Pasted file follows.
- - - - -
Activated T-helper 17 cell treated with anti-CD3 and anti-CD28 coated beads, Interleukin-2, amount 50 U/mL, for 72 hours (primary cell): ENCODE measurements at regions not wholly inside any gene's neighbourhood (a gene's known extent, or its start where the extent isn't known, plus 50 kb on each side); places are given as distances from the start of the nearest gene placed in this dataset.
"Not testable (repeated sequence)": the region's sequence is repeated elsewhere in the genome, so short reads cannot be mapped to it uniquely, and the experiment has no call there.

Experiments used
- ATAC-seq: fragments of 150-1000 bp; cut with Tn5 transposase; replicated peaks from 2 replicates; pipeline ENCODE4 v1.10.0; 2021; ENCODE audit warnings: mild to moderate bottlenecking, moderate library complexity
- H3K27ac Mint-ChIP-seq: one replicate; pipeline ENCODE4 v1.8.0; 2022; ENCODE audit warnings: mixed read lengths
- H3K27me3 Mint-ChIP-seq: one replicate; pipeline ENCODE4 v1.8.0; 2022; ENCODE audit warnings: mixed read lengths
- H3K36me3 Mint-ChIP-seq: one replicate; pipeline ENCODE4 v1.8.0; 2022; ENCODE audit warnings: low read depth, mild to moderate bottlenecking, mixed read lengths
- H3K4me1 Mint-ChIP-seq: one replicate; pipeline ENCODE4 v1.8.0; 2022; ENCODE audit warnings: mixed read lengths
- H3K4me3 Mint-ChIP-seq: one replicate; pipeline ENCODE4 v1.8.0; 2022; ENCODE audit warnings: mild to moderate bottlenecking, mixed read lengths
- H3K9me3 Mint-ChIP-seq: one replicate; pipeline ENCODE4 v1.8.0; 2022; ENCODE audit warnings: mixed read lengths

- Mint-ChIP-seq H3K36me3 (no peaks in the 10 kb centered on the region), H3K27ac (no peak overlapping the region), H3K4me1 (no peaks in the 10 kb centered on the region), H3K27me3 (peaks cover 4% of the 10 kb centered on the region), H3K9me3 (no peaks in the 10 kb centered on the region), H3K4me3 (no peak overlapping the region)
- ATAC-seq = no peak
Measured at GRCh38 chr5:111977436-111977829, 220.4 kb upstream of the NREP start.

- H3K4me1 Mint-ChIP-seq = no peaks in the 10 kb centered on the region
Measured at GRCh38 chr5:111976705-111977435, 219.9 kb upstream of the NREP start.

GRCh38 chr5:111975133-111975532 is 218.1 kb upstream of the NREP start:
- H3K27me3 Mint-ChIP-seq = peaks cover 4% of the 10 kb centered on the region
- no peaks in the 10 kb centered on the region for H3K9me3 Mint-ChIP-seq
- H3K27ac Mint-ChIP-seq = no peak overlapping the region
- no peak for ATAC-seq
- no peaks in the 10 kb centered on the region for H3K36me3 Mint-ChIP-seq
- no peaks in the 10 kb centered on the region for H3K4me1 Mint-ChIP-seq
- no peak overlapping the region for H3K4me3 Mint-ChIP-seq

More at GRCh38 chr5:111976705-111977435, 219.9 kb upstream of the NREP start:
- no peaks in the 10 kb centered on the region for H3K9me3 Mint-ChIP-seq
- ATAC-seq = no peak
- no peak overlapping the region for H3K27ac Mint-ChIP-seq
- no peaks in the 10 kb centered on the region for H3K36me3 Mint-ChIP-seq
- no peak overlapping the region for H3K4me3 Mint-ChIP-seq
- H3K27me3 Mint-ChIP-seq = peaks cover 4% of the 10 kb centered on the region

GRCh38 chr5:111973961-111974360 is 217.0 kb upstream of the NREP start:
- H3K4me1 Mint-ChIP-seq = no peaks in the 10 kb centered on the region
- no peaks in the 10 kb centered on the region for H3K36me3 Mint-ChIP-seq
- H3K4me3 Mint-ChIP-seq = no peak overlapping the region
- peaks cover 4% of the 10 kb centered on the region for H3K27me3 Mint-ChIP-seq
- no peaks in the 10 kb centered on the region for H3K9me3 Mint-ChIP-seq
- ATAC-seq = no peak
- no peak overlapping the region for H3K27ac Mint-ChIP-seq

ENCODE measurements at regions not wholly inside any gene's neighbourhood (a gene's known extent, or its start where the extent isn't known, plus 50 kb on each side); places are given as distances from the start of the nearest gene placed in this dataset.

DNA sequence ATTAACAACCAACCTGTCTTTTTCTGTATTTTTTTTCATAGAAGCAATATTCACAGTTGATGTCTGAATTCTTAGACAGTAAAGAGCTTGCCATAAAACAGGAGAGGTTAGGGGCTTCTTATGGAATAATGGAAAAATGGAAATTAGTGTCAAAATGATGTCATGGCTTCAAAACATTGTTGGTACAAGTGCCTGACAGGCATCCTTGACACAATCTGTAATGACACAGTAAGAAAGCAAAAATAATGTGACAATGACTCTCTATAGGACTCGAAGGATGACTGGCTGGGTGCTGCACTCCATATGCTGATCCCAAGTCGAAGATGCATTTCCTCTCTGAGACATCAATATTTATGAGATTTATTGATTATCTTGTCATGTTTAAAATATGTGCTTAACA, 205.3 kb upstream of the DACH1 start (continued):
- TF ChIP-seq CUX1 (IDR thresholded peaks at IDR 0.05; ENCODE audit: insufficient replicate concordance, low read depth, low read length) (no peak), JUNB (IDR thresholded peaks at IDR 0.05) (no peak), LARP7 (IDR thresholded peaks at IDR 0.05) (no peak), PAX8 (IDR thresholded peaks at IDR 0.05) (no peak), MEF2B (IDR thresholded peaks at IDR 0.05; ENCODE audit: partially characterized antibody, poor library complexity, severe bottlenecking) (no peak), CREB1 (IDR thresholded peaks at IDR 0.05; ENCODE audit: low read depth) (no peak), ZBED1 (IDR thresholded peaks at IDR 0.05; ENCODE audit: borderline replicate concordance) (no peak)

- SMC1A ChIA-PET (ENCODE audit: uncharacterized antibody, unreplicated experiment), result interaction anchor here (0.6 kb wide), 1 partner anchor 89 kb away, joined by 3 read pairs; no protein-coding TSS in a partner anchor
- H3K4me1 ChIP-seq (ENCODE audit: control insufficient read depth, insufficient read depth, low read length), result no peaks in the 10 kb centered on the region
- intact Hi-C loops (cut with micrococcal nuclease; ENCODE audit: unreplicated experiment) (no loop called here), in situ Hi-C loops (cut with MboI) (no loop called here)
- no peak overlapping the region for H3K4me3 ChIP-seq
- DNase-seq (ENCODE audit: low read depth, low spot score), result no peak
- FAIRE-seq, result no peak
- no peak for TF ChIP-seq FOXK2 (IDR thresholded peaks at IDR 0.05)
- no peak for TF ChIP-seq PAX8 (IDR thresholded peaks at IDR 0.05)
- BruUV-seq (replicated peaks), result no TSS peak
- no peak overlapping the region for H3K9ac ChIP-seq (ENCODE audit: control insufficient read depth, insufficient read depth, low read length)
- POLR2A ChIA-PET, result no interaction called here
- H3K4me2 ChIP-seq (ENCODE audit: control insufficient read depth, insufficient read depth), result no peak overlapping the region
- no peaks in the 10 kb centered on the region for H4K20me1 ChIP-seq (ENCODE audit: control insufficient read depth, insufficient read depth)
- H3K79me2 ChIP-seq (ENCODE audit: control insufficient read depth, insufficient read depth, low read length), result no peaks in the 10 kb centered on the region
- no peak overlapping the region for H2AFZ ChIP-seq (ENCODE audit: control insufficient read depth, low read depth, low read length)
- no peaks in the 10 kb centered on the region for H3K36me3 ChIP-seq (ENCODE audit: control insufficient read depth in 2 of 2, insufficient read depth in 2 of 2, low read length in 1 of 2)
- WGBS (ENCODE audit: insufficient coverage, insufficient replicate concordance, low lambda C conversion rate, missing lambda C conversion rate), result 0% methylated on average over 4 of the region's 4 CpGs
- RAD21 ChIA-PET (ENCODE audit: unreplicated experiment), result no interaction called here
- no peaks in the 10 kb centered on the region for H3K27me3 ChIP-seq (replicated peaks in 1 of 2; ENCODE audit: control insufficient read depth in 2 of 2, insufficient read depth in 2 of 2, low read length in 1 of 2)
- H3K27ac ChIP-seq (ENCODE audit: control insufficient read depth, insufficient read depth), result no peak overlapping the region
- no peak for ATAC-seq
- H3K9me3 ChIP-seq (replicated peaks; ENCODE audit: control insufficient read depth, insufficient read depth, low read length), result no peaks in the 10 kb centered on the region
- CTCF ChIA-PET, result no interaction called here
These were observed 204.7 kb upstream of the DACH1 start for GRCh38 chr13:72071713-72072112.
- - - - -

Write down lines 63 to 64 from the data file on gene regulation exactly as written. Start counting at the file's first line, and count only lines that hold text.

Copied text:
- H3K9me3 ChIP-seq (replicated peaks; ENCODE audit: control insufficient read depth, insufficient read depth, low read length), result no peaks in the 10 kb centered on the region
- CTCF ChIA-PET, result no interaction called here